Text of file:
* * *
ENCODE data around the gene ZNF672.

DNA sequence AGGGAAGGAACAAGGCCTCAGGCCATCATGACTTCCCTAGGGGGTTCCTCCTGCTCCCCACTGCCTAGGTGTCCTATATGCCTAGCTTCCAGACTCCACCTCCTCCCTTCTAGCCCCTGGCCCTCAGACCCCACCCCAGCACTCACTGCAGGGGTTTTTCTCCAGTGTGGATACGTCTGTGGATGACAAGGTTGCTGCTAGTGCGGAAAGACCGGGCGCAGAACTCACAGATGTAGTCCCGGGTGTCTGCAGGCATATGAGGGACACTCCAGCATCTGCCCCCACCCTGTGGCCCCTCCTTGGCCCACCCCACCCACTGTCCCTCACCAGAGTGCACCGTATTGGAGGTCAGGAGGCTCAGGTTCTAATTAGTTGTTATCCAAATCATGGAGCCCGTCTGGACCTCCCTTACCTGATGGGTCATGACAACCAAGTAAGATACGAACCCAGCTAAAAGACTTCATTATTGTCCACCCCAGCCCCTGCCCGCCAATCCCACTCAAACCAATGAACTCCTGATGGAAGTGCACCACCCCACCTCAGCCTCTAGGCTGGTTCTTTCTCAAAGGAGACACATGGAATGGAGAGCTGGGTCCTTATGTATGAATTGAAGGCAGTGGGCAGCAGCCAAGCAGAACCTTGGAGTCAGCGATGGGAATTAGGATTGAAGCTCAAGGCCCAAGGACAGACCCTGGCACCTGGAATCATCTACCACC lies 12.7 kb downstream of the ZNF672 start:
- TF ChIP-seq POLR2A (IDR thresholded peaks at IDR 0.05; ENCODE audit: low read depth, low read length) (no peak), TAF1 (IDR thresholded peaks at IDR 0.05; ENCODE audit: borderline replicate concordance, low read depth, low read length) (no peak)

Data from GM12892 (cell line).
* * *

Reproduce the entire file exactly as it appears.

ENCODE data around the gene ZNF672.

DNA sequence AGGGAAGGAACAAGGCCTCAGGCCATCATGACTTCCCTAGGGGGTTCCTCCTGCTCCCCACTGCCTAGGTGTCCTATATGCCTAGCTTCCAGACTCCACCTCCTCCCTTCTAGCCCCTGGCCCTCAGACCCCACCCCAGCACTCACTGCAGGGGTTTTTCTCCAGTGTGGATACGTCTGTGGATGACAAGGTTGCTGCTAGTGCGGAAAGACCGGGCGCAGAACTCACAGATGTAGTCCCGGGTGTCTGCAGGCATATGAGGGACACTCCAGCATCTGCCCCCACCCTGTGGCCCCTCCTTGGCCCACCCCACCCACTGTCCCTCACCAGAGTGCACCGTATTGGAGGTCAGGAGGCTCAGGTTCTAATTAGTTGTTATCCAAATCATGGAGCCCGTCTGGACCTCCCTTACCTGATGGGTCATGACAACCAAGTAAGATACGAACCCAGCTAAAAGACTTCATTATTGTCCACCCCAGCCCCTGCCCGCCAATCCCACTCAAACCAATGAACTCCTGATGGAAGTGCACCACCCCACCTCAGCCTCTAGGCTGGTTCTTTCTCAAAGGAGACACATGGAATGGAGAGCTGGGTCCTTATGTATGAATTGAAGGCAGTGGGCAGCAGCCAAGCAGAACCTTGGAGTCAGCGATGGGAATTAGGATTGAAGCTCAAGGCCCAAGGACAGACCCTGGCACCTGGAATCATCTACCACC lies 12.7 kb downstream of the ZNF672 start:
- TF ChIP-seq POLR2A (IDR thresholded peaks at IDR 0.05; ENCODE audit: low read depth, low read length) (no peak), TAF1 (IDR thresholded peaks at IDR 0.05; ENCODE audit: borderline replicate concordance, low read depth, low read length) (no peak)

Data from GM12892 (cell line).